Bank of America celebrates
National Punctuation Day®
with week-long celebrations
and trivia contests
In honor of National Punctuation Day, September 24, 2010, a punctuation question will be posted on Legal University at Bank of America each day during the week of September 20. Three winners will be chosen randomly each day from all the correct answers, and they will receive a prize. Good luck!
Your Grammar Team,
Marie Gayed and Karen Nelson
Question for Monday, September 20
The sitcom “Seinfeld” addressed punctuation during Season 5 (1993). Elaine broke up with Jake because of the punctuation mark he used on a phone message. Which punctuation mark did Elaine think he should have used?
In “The Sniffing Accountant” from the fall of 1993, Elaine felt that Jake should have used an exclamation point rather than a period to relay the phone message that her friend had just had her baby. As the discussion wore on, he did finally use an exclamation point when he said, “I’m leaving!”
Question for Tuesday, September 21
Review the Bank’s Grammar Guidelines to answer the question.
According to the Grammar Guidelines, which punctuation mark should be avoided?
According to the Bank’s Grammar Guidelines, the exclamation point should be avoided.
Question for Wednesday, September 22
Who developed a nightclub skit called “Phonetic Punctuation”? Although he died in 2000, his skit can still be found on YouTube. He also said, “Laughter is the shortest distance between two people.”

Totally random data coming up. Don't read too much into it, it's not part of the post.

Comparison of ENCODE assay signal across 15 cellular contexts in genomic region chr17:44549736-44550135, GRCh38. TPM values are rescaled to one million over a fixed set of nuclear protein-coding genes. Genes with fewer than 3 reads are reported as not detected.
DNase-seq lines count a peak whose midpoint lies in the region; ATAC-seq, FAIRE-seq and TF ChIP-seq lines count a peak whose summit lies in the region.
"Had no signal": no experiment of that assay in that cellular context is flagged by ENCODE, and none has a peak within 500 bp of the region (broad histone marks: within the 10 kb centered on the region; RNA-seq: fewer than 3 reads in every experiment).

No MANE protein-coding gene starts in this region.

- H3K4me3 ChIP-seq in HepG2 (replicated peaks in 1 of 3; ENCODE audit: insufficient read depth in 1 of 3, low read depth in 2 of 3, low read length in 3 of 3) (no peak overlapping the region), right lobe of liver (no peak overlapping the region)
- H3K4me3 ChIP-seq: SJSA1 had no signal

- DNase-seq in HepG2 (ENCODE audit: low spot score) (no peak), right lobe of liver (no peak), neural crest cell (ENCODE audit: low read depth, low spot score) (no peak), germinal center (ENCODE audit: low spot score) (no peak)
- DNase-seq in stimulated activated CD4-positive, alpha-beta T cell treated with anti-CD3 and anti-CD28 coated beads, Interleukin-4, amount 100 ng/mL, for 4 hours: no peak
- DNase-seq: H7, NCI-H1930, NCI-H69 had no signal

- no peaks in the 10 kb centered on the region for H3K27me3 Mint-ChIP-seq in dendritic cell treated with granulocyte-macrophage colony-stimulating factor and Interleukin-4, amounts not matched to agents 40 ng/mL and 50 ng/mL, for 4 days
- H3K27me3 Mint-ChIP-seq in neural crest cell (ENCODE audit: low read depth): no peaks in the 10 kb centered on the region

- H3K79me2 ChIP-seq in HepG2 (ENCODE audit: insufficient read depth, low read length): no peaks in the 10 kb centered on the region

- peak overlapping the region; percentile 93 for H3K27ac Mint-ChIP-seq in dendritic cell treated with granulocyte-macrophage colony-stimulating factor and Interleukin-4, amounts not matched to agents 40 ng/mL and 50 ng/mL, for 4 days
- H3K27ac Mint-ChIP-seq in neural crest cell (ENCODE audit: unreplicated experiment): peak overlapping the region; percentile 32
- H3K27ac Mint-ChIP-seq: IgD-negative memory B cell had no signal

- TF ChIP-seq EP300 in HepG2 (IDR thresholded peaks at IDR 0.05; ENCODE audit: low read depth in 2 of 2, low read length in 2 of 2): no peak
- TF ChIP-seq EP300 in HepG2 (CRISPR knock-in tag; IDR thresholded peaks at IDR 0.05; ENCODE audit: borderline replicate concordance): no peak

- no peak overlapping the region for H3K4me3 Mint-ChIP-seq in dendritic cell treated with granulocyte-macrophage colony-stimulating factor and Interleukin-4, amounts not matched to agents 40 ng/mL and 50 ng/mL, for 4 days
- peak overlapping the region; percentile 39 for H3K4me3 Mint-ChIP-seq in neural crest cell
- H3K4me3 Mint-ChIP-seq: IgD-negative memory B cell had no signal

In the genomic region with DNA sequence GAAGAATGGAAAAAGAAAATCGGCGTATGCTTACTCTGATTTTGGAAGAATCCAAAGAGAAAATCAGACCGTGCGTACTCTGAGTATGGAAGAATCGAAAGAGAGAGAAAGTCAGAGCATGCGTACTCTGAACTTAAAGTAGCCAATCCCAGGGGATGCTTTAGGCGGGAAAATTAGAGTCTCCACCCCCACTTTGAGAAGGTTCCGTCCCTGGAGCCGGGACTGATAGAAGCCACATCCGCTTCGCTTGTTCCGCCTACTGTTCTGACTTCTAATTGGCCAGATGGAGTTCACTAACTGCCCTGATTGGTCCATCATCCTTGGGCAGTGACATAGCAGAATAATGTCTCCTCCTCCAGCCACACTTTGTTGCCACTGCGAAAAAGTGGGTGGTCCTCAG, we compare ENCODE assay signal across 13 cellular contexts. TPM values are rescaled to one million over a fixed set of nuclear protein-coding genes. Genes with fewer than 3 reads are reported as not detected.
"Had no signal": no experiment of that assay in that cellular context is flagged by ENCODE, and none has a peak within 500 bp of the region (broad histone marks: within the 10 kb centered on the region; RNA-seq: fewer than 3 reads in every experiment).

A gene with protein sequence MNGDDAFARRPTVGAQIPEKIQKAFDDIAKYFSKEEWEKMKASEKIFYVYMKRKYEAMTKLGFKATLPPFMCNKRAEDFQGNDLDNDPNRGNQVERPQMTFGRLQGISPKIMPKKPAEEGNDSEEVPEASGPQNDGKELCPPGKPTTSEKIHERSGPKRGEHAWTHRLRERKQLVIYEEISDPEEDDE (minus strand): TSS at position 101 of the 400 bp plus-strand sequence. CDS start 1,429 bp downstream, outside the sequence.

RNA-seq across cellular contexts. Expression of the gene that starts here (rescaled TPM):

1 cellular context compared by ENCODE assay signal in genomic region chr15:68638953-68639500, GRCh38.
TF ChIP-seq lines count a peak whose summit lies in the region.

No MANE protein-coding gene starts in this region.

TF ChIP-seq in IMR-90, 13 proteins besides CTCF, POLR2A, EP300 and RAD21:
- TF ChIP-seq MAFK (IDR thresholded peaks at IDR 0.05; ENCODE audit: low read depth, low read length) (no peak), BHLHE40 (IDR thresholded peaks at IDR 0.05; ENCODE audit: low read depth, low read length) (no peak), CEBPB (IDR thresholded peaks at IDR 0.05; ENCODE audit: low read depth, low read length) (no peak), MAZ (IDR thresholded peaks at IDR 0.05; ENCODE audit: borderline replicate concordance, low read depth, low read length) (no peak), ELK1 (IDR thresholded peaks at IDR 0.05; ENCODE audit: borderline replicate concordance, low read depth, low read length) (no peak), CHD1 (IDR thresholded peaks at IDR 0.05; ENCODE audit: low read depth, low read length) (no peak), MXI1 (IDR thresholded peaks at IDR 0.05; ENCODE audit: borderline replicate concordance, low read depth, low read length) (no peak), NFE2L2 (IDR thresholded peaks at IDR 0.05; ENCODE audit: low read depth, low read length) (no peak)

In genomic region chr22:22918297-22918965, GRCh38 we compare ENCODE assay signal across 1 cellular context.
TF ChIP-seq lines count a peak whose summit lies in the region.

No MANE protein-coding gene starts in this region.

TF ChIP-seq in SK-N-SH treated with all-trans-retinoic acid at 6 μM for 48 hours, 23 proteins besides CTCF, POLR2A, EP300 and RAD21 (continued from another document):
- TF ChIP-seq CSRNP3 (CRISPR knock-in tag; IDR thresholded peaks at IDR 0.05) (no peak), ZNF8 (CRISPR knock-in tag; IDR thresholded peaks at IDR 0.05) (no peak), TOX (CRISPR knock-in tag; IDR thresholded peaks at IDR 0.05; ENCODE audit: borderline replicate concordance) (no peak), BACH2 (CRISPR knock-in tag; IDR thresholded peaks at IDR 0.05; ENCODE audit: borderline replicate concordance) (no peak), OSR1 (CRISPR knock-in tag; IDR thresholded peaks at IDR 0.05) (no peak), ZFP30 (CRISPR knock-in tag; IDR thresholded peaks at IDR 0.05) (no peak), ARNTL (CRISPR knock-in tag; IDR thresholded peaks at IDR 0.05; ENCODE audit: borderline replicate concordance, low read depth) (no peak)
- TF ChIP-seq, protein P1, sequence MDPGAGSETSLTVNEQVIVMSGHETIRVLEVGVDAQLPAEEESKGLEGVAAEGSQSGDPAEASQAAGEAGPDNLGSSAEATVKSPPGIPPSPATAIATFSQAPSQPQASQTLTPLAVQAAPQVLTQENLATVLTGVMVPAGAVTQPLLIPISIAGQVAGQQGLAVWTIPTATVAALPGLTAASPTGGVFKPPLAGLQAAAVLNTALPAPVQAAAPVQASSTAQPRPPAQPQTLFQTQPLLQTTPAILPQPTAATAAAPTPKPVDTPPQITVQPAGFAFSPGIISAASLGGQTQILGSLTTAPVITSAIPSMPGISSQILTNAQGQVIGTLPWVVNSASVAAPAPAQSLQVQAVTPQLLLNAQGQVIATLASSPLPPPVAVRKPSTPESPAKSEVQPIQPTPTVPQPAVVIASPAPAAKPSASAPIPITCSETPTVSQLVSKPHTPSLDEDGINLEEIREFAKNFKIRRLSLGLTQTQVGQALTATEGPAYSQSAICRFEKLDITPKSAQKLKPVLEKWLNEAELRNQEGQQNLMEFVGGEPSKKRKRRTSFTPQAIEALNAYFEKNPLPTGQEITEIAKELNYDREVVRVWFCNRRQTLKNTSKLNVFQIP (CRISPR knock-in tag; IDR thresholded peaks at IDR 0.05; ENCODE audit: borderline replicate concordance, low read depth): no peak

Victor Borge created a TV and nightclub act called “Phonetic Punctuation” in which he told a story with onomatopoeic sounds and hand gestures for every punctuation mark. His question mark was particularly dramatic. Watch it on YouTube.
Known as “The Clown Prince of Denmark,” Victor Borge was a comedian, conductor and concert pianist. He fled to the United States at the start of World War II. He learned English by watching movies and quickly became a popular entertainer.
Question for Thursday, September 23
Six of the “11 Rules of Writing” relate to punctuation. Rules 1 through 6 cover proper punctuation.
- To join two independent clauses, use a comma followed by a conjunction, a semicolon alone, or a semicolon followed by a sentence modifier.
- Use commas to bracket nonrestrictive phrases, which are not essential to the sentence's meaning.
- Do not use commas to bracket phrases that are essential to a sentence’s meaning.
- When beginning a sentence with an introductory phrase or an introductory (dependent) clause, include a comma.
- To indicate possession, end a singular noun with an apostrophe followed by an “s.” Otherwise, the noun’s form seems plural.
- Use proper punctuation to integrate a quotation into a sentence. If the introductory material is an independent clause, add the quotation after a colon. If the introductory material ends in “thinks,” “saying,” or some other verb indicating expression, use a comma.
Question for Friday, September 24